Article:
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Judge sets bail, prosecutors add more charges in sex abuse case

A judge set bail at $1 million Monday for one of three people charged with videotaping sexual attacks on several children in Las Vegas, while prosecutors added new charges against another woman, saying they’ve learned of yet another victim in the case.

Christopher Sena along with his wife, Deborah Sena, and ex-wife, Terrie Sena, face sexual assault charges involving at least eight children over the span of 13 years.

Las Vegas Justice of the Peace Melissa Saragosa set bail for Terrie Sena. And while prosecutors added six new charges against Deborah Sena, including sexual assault with a minor, her lawyer asked the Clark County district attorney’s office to be removed from the case.

Defense attorney Kristina Wildeveld said Deborah Sena was a victim of “prolonged, controlling manipulation and abuse by her husband.” He has not been charged with any form of domestic violence.

Christopher Sena often told Deborah Sena, 50, and one female teen that if they loved him, they would do what he told them, according to police reports.

Wildeveld said, however, that he forced his wife into the sex acts with the children and threatened her with physical violence.

Some of the victims were the Senas’ children, and the abuse took place at multiple locations, according to police.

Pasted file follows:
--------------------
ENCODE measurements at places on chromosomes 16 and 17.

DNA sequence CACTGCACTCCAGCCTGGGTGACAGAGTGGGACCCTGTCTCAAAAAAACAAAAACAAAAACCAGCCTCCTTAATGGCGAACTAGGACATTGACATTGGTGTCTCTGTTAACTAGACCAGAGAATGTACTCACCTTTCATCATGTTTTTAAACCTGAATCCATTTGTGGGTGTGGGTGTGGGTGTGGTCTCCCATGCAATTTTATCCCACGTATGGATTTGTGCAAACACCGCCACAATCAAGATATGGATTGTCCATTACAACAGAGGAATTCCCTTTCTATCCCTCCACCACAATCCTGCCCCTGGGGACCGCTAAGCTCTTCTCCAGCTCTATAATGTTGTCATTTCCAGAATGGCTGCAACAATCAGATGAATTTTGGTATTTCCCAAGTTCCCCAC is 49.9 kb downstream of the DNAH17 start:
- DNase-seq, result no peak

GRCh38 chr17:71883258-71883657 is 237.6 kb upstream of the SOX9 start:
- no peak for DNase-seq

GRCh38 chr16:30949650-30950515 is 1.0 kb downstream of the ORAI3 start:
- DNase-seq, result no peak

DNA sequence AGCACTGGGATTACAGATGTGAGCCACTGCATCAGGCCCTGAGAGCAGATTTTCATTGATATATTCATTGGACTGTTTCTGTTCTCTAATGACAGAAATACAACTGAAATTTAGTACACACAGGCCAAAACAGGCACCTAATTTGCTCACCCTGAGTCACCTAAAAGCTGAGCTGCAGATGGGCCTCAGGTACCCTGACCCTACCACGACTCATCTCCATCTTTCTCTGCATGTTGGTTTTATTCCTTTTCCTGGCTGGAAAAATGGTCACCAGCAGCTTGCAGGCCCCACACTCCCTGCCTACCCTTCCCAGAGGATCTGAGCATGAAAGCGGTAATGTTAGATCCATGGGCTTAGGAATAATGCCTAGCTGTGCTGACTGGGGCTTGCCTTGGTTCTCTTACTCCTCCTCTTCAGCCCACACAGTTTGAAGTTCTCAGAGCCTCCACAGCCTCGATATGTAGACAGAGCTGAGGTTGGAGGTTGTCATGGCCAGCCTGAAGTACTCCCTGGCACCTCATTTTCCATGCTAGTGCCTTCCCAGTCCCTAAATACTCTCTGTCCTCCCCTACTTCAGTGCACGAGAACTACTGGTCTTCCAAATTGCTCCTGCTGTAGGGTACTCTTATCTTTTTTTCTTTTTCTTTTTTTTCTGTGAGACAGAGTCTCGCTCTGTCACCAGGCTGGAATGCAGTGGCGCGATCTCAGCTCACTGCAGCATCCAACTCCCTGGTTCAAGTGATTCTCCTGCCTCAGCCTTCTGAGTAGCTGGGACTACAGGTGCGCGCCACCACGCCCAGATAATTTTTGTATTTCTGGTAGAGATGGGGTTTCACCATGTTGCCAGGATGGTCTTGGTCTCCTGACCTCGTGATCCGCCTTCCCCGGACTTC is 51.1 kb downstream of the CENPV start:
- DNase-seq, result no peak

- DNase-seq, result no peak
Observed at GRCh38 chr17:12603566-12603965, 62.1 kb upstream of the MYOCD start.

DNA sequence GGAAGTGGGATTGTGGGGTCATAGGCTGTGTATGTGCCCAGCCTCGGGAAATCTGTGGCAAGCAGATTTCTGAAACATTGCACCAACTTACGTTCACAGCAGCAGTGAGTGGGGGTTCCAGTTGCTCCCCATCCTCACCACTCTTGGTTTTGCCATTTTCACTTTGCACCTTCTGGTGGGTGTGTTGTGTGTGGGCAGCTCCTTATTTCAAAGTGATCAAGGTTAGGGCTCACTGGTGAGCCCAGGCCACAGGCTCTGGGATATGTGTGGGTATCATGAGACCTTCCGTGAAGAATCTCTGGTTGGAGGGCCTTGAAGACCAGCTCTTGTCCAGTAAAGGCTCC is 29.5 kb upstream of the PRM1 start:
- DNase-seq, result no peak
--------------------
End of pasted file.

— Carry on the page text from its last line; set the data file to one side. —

Wildeveld said Christopher Sena punched and slapped Deborah Sena and hit her in the shins with a hammer.

“No matter what she is guilty of, she is a victim of domestic violence,” Wildeveld said. “They lived like hostages. (Prosecutors) cannot say she’s not a victim of domestic violence.”

Terrie Sena, 43, told police she was attracted to young male and female teens, according to one police report.

The three Senas and their children lived in a trailer home on the 6000 block of Yellowstone Avenue, near Lake Mead and Hollywood boulevards.

Christopher Sena “knew where everyone was at any time of day,” Wildeveld said.

With at least six surveillance cameras scattered throughout the home, Deborah Sena snuck out with two others, fleeing to a shelter, Wildeveld said.

“Christopher Sena continued to threaten them by email and phone messages,” Wildeveld wrote in court papers.

Deborah Sena, a woman and another child then told a family law attorney about the abuse. That attorney contacted police.

On Sept. 18, police arrested Christopher Sena and seized recording equipment from the home.

Images and videos depicting the adults engaged in sex acts with children were also found, leading to the arrests of Deborah Sena and Terrie Sena last month, according to police.

Wildeveld wrote that the children were “deterred by prosecutors from acknowledging the domestic violence victimization of Mrs. Deborah Sena and (prosecutors) disclosed facts not otherwise known to the victims in an attempt to manipulate the victims and encourage their absolute cooperation.”

Prosecutor Mary Kay Holthus said Christopher Sena was “for sure” the leader of the three, but she also argued that the women did not feel threatened by him.

“He’s got arguably some more charges, but I don’t think at the end of the day it’s all that different,” she said. “They both engaged in a pattern of sexual abuse and emotional abuse beyond compare. Portraying them as victims on some level is just not borne out.”

Saragosa said she would hear Wildeveld’s motion to disqualify prosecutors next week.

Contact reporter David Ferrara at dferrara@reviewjournal.com or 702-380-1039. Find him on Twitter: @randpoker

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